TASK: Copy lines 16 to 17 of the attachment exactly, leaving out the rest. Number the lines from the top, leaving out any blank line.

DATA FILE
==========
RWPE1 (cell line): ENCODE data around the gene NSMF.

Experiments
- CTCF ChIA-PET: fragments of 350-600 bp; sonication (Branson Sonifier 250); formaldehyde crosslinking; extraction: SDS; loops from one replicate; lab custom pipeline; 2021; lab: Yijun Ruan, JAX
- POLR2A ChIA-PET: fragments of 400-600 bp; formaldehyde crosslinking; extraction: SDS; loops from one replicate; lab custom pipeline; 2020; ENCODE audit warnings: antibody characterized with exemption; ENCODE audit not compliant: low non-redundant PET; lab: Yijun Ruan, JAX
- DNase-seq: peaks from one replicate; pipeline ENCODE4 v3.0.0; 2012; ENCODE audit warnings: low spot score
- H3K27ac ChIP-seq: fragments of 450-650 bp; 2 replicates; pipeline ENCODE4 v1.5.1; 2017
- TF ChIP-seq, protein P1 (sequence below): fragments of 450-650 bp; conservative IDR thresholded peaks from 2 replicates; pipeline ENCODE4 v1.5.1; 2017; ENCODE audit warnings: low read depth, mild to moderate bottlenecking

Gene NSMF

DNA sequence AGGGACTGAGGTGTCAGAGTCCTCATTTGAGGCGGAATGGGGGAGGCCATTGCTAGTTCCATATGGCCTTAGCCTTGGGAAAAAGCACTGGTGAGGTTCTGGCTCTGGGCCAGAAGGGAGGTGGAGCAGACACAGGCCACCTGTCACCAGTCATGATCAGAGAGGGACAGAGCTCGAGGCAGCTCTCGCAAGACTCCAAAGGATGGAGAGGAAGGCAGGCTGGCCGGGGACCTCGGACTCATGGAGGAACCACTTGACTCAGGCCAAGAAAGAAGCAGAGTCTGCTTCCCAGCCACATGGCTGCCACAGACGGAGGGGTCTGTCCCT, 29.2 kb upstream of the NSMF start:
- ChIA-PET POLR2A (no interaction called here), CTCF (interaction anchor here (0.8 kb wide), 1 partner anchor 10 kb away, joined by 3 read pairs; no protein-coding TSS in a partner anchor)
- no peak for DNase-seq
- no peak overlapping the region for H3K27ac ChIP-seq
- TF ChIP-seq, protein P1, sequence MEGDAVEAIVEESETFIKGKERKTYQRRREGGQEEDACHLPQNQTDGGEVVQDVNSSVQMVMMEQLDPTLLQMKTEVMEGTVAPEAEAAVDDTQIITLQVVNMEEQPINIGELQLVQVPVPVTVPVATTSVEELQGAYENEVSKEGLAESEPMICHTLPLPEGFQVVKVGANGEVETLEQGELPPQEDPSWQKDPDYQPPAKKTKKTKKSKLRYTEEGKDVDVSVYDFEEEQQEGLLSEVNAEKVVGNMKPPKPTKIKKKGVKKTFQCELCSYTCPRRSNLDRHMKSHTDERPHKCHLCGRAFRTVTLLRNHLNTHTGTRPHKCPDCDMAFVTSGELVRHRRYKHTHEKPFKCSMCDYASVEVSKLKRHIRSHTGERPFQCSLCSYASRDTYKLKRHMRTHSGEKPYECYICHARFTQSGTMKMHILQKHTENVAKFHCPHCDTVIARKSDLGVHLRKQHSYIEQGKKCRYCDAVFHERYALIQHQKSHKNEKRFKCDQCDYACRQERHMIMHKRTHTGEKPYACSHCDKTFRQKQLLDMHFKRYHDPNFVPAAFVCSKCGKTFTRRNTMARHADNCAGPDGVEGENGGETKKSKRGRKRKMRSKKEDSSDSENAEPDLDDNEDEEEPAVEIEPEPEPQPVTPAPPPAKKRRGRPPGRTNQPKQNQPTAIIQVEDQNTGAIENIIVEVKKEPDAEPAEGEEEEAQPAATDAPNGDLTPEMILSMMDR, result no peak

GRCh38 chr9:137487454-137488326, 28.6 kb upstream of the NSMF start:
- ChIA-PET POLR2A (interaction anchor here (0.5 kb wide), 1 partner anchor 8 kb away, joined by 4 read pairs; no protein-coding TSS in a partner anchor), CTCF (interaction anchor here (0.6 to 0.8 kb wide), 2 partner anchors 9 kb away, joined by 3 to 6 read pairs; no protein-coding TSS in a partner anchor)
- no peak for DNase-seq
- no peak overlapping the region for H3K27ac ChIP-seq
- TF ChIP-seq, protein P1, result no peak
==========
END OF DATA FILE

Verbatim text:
- no peak for DNase-seq
- no peak overlapping the region for H3K27ac ChIP-seq